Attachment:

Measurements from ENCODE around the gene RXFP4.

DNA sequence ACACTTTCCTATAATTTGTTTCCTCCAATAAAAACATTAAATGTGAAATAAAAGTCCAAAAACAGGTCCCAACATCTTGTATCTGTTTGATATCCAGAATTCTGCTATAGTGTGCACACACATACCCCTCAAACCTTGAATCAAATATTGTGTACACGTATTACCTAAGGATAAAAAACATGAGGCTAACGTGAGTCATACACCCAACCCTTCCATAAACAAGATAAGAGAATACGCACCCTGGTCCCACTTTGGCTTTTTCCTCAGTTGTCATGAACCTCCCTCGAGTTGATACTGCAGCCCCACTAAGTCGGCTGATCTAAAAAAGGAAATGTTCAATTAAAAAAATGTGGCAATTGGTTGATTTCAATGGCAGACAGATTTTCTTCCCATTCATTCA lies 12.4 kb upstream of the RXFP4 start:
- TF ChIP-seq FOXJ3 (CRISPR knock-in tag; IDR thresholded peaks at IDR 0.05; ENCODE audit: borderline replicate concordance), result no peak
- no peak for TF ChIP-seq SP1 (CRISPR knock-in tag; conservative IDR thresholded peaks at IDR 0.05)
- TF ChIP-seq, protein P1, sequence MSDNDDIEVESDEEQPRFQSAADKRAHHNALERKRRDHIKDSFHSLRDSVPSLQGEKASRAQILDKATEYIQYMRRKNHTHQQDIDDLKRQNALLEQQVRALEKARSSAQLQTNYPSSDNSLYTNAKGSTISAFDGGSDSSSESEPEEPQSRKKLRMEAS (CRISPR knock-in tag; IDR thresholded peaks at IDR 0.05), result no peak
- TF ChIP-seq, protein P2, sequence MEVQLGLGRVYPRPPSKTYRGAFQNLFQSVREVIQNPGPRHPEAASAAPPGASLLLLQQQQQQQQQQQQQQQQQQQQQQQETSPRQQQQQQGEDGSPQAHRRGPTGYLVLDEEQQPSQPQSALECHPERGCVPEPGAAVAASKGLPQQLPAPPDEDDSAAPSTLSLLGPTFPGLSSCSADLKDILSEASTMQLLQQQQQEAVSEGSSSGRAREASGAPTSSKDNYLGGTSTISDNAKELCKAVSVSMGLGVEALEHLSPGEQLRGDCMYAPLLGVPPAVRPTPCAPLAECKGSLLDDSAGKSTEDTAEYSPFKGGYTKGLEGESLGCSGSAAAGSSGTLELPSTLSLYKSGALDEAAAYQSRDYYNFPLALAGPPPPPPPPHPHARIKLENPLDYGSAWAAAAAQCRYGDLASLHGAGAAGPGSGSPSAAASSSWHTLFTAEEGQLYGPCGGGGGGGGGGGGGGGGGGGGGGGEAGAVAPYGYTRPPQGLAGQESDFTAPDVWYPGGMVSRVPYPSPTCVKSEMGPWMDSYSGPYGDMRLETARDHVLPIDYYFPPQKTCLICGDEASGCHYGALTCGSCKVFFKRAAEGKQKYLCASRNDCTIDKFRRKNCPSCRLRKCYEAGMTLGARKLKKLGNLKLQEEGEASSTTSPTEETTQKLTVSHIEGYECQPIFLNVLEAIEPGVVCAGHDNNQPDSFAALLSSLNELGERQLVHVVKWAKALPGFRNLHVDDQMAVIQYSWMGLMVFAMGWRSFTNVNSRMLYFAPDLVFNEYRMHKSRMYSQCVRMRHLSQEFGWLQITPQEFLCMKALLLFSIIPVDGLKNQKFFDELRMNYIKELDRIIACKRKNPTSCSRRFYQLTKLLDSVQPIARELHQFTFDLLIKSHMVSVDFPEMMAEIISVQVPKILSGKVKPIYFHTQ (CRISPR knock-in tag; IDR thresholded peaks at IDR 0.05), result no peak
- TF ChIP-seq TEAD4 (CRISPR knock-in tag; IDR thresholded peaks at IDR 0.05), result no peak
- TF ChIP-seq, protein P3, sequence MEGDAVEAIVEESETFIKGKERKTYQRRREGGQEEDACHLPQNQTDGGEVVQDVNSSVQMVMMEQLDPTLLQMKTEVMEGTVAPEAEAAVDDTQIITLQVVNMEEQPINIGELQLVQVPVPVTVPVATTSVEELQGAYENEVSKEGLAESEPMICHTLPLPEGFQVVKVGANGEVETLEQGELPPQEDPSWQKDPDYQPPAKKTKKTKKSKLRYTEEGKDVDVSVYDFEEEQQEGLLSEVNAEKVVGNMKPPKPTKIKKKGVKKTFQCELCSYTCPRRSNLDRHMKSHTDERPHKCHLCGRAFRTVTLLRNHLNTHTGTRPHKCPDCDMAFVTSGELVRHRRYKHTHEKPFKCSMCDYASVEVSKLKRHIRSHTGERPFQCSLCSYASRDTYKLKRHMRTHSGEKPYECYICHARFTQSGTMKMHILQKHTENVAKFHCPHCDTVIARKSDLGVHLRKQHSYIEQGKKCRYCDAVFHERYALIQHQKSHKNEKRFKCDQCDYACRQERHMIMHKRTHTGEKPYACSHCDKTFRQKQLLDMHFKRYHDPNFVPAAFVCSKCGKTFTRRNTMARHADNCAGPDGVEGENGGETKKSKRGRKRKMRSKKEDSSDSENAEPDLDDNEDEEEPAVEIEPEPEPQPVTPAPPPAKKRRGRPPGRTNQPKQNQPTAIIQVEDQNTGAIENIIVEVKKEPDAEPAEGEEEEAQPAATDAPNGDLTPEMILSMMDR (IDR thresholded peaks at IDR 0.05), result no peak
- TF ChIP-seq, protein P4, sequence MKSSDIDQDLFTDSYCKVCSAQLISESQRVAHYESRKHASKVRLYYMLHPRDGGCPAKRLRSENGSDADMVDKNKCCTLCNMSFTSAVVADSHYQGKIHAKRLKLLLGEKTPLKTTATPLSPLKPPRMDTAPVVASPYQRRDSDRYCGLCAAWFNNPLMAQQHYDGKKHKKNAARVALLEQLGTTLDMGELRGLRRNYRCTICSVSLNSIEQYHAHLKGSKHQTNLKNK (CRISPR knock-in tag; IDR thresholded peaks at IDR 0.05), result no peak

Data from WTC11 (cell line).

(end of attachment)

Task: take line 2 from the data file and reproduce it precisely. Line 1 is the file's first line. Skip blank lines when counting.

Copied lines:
DNA sequence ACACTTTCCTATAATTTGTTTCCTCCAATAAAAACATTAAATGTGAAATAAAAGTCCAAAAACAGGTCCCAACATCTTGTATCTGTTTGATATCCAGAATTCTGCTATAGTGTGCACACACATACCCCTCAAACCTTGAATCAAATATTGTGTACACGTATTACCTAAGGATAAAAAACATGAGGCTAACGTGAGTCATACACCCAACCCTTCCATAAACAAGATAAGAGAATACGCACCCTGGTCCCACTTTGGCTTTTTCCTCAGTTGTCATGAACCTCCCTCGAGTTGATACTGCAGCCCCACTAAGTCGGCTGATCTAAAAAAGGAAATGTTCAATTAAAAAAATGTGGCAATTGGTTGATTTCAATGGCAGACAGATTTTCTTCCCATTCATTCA lies 12.4 kb upstream of the RXFP4 start: